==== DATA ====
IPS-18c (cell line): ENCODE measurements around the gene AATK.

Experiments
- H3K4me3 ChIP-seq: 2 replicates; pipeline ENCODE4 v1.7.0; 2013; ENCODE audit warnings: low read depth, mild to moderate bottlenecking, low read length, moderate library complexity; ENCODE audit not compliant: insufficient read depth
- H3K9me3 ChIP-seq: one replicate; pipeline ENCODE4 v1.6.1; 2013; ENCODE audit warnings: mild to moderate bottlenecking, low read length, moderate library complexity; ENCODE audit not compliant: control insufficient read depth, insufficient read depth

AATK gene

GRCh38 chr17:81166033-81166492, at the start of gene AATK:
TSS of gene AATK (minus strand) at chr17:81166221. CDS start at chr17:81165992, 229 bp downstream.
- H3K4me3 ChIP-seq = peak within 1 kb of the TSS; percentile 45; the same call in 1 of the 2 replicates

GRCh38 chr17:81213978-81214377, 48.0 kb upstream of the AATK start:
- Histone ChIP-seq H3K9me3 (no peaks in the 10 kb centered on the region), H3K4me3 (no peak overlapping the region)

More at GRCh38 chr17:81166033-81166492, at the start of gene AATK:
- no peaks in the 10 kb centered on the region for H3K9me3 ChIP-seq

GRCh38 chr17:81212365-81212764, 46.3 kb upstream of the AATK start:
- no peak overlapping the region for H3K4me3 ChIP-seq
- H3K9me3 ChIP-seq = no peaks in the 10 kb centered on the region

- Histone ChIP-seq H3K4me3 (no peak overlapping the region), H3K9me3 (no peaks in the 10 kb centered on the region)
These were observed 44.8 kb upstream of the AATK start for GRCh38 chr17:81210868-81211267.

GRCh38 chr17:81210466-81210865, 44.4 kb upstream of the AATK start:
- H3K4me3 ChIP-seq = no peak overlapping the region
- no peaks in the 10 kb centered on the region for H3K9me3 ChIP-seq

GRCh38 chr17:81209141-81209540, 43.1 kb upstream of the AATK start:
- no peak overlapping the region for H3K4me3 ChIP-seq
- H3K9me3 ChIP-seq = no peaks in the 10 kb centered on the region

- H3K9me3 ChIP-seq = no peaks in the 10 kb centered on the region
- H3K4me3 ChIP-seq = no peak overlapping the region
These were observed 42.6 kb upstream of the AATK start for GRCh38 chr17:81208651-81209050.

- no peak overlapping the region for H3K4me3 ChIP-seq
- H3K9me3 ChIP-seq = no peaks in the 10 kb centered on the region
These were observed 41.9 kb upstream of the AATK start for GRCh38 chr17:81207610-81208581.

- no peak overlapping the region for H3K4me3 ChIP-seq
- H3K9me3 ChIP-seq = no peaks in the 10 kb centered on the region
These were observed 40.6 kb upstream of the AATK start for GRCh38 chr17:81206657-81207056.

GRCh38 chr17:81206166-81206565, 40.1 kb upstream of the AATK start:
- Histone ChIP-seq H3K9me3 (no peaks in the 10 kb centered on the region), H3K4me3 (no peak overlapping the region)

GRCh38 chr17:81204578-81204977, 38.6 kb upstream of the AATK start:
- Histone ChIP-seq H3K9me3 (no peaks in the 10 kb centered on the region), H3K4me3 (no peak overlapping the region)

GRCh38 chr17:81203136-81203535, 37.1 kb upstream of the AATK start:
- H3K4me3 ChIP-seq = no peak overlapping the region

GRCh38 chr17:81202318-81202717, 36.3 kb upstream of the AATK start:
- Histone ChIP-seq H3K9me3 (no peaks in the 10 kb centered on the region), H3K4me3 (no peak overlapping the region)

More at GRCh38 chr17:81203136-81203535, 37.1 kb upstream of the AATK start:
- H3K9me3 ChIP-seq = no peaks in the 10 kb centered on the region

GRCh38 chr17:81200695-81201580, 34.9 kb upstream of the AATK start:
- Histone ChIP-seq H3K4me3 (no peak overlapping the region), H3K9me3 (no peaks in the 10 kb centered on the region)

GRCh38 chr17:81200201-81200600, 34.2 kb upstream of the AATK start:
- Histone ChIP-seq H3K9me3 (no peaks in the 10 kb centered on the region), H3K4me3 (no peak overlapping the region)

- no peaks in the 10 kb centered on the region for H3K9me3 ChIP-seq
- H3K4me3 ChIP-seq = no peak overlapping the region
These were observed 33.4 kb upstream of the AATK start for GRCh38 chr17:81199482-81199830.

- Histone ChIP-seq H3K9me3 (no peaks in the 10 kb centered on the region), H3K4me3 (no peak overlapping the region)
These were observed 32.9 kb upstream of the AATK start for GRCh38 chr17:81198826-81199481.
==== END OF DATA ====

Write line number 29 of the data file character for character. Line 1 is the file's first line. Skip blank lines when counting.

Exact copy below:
These were observed 41.9 kb upstream of the AATK start for GRCh38 chr17:81207610-81208581.